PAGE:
Paradoxically, the soil will frequently be cooler than the surrounding air during the daytime.

Anyway, and irrespective of soil/ air temps, spring is the ideal time to start your lettuce production.

Give it a couple months and your lettuce should be about ready to pick.






Though asparagus is not exactly ideally adapted to planting in the early springtime, over time, and because it is a perennial, it does have a tendency to improve.

It improves in that it grows ever-more productive, and the harvest can last over a period of months.

Asparagus doesn’t need much attention to get the best results.







From seed stage through to bulb stage, radishes have a tendency for rapid progression.

Due to this, it’s wise policy to keep your eye on them.

Though maggots can prove to be a radish-related problem, besides maggots, radishes are generally pest-free.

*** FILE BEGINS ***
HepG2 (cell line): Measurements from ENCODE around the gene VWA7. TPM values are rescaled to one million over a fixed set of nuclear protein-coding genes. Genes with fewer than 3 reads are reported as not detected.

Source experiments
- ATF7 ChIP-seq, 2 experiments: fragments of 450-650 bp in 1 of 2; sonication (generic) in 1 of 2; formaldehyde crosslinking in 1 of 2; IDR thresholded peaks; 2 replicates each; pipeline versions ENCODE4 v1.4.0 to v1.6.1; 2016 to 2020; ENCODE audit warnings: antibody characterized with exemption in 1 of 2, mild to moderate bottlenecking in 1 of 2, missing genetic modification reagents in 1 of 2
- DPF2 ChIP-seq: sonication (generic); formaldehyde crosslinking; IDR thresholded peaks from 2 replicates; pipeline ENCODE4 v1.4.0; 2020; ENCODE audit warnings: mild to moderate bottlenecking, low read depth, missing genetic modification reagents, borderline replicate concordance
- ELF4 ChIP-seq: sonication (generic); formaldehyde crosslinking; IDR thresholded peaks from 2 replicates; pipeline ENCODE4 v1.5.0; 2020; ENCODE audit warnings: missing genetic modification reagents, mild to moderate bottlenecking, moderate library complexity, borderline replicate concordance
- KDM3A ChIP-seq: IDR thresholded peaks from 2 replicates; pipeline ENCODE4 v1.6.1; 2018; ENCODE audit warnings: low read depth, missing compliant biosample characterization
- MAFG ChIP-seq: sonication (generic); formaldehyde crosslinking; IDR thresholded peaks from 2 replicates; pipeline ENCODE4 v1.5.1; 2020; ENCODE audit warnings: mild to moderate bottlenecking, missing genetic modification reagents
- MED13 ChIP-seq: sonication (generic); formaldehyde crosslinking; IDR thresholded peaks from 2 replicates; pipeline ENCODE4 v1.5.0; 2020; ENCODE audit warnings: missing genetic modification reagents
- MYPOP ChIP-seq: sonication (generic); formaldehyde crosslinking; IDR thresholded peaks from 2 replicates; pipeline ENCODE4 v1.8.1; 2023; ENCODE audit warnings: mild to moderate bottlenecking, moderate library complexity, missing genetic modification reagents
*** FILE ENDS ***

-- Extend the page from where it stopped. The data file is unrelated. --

Radishes are excellent for new gardeners because they have a high success rate.

Often eaten alone, radishes can also be consumed as part of a salsa, coleslaw or a sauté.







Love pizza? Me too!

While arugula requires plenty of water in order to maintain its growth rate, when there is plenty of water, it grows fast.

You can plant arugula straight from seed, and it is best plant to plant – you guessed it – in the springtime.

This is because arugula’s leaf rosette can only be triggered when the prevailing weather conditions are cooler.

All the same, if it is very cold where you are, you will likely benefit the growth of your arugula by covering the ground, as this encourages the soil to warm up.






While kale does appreciate cooler growing conditions, it may be best to start out indoors so the plants can harden off a little prior to being replanted outside.

Though there is no necessity for warmth, kale does require good light.

What’s more, kale also requires soils that are well-drained to perform at its best.




Now, over to you. Tell us which is your favorite springtime vegetable and why so?